Hollywood in 1984

1984 was a very interesting year in human history, with many events of history packed into just 365 days. Indian Prime minister Indira Gandhi was assassinated. That same year in India, army troops were sent on June 6th into the Sikh rebel-held Golden Temple compound in Amritsar. Typhoon Ike struck the  Philippines leaving over 3,000 dead. 10 million people were facing starvation in a widespread famine that hit Ethiopia because of a major drought, (what we now call megadroughts), the Olympic games were being held in Los Angeles, and the ColecoVision Console came out for $129.99.

Tetris came out that year and became the most addictive video game of all time. Apple came out with the very first Mac computer under Steve Jobs. Brunei Gained Independence from Great Britain, the Winter Olympic Games were held in Sarajevo, Yugoslavia, and an IRA Bomb goes off in Grand Hotel Brighton during the Conservative Conference. English pound notes were taken out of circulation. Papa Johns pizza was born, as was MAC cosmetics.  Michael Jackson starred in a Pepsi commercial with a young Alfonso Ribeiro (Carlton from The Fresh Prince).

Ronald Reagan was president of the United States. The UK and China agreed Hong Kong would revert to China’s control in 1997 (not going over so well these days).  Blockbuster films came out that would have multiple sequels and last forever in our pop culture, including Ghost-busters, Indiana Jones and the Temple of Doom ) which was my favorite movie as a kid),  Gremlins, Terminator, Romancing the Stone, and The Karate Kid all came out that year. Phil Collins was huge, Billy Joel broke out with his piano pounding videos, Tina Turner, David Bowie, UB40 popularized pop reggae music, Bruce Springsteen sang his famous “Born in the USA”, and Billy Ocean was playing on MTV.

1984 was the first year MTV held the annual MTV video music awards ( VMA’s as they are referred to now). Duran Duran released the “Reflex”. I remember as a kid the video for “Hungry Like a Wolf”, it was such a great song and the video was so cool. They didn’t need millions of dollars to make a decent music video back then, just a nice imagination and clean editing. To this day I still love all those songs and blast the radio every time 80’s songs come on. It was such a magical time and music was actually good. Justin Bieber wasn’t even born yet, so the pop music garbage that permeates the airwaves now wasn’t even created back then. Kenny Rogers was singing some country but not roasting any chickens. On TV NIghtrider was kicking ass. Cheers also came out in 1984, as did Magnum, P.I., Dynasty, Entertainment Tonight, Jeapardy!, and the A-Team with MR T.

Such iconic characters, music, TV shows, and movies, all of which have carried on in one form or another to this day. The Teenage Mutant Ninja Turtles‘ comic book was published. In terms of flight, Joe Kittinger became the first person to cross the Atlantic in a hot air balloon. Virgin Atlantic Airways was born, and Beverly Lynn Burns broke a glass ceiling for women pilots when she became the first female pilot in the world to captain a Boeing 747. In Hollywood in 1984 a little chicken shop opened up on Sunset and Normandie called Zankou Chicken. Right away people from all over town came to have it’s chicken, shawerma, and falafel. At the time we didn’t have kabobs, tabouleh, or even Chicken tarns.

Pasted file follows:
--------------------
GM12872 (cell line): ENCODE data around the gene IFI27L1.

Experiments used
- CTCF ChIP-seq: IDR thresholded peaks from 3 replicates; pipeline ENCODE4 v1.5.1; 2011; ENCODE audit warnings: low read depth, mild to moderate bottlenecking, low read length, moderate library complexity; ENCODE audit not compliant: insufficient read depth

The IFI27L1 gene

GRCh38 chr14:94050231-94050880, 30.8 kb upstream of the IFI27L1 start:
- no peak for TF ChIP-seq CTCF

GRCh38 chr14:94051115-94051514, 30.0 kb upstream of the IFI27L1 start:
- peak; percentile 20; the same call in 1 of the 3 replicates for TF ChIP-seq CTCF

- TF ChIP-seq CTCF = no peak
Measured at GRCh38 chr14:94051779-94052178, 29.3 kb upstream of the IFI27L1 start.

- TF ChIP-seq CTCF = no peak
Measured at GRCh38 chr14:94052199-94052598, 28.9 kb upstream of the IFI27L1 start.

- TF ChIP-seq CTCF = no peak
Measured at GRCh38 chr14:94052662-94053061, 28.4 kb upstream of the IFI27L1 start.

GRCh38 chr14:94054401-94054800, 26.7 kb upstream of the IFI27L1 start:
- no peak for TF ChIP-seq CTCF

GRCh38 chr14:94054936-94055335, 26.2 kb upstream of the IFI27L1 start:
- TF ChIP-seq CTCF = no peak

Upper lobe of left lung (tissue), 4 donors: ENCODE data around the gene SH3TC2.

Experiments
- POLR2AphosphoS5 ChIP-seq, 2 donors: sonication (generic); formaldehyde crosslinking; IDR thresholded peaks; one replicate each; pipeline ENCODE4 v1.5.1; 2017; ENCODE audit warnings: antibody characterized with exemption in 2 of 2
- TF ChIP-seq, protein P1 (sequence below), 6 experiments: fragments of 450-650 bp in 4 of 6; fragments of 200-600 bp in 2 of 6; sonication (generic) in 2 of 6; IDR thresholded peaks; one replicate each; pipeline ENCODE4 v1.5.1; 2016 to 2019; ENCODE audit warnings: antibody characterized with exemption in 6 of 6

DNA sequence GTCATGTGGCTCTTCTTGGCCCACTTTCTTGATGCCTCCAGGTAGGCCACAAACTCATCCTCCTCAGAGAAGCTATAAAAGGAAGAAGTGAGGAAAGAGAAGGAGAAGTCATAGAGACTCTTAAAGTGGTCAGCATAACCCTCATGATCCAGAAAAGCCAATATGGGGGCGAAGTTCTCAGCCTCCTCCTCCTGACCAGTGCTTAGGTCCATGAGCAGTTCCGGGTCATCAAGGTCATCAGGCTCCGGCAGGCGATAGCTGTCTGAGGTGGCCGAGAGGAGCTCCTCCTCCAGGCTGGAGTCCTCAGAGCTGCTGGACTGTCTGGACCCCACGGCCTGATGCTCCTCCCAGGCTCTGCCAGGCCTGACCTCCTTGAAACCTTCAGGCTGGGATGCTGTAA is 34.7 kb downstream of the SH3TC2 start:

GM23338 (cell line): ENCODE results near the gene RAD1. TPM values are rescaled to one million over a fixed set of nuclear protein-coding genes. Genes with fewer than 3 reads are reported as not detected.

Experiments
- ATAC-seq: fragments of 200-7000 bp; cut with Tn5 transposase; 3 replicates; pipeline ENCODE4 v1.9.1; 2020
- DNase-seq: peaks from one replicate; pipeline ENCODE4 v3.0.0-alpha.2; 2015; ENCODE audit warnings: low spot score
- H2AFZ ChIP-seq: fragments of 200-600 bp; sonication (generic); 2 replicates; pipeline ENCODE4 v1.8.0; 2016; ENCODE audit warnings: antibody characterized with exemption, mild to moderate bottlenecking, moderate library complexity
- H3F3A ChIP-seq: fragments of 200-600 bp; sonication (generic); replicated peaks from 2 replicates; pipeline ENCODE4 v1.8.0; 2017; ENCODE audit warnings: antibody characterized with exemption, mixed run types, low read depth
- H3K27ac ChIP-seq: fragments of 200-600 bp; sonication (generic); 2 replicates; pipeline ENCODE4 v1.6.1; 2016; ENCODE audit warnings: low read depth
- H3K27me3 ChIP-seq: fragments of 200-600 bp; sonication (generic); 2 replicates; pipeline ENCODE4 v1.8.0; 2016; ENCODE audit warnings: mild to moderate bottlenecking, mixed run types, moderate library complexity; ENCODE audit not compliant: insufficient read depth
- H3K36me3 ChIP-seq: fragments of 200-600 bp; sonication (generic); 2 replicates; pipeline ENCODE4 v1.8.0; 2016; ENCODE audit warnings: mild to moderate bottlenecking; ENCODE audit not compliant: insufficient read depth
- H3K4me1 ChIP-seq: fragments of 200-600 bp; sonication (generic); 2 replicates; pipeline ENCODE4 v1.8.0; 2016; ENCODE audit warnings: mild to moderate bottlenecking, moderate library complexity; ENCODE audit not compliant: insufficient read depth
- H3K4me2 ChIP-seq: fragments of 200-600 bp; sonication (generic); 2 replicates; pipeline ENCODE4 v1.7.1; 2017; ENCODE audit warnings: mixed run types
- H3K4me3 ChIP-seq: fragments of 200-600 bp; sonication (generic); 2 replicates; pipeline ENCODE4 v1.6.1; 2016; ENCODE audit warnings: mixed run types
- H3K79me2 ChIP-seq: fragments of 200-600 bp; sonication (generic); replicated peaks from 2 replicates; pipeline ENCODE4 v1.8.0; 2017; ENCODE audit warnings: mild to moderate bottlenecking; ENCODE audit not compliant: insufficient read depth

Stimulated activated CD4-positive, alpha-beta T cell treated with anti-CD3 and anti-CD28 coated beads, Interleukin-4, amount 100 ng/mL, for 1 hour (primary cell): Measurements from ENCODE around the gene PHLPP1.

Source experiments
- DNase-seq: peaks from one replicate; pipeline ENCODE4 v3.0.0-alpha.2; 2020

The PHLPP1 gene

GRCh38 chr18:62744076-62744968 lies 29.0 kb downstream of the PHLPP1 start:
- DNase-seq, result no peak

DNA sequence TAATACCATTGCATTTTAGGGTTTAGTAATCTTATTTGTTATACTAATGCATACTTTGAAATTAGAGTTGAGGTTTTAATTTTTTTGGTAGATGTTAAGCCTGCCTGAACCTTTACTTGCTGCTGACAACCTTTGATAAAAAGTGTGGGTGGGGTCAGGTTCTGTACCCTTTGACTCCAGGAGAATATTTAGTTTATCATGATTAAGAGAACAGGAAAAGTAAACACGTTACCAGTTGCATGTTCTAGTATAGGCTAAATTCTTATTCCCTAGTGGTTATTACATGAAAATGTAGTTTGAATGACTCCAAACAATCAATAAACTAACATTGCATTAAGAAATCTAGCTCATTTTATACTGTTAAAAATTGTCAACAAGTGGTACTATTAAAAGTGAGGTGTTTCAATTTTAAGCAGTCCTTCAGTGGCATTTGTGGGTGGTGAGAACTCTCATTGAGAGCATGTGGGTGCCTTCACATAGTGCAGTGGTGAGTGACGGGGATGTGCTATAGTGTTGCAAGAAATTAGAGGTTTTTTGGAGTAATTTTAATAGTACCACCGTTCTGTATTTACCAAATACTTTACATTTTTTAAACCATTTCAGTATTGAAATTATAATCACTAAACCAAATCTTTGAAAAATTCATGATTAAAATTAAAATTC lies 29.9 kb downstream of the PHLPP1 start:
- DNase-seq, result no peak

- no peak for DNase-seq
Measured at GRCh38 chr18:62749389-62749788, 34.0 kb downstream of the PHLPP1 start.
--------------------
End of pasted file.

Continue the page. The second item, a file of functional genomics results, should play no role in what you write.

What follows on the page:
The menu was smaller, just like the place itself. With such humble beginnings Zankou was born into the plethora of the culture of the United States. How did my father and grandfather do it? How did they bring the name over and make it so successful when most businesses that transferred over from Lebanon did not do so well. How were they able to not only survive but thrive, making a one store outlet into 4 branches? More specifically, how was my mom able to survive and thrive even after everything we went through in 2003?

I remember in the 80’s, when we were kids, I would play at an arcade machine just beside our store on Sunset and Normandie. My grandfather Vartkes, my dad’s dad, loved us very much. I don’t think he had a close relationship at all with my father, so whatever was lacking there for whatever reason for so many years, he used me and my brothers to kind of make up for I guess. He would give me rolls of quarters and I would play this game by a Japanese manufacturer called Taito called “Elevator Action”. I would play that game for hours and easily burn through $20 in quarters in under an hour.  It was in a cheesy donut shop right next to us, adjacent to our store, in a spot that’s now being used by a liquor store on Sunset and Normandie.

In those days, my grandfather would physically chase out vagrants and drunkards that would come in and out from Sunset Boulevard. Many years later it’s now filled with hipsters and cleaned up, but not very much. Even in new Hollywood we have the $300 million hotels and apartment buildings but we also still have a huge homeless problem in the area. Not that much has changed.

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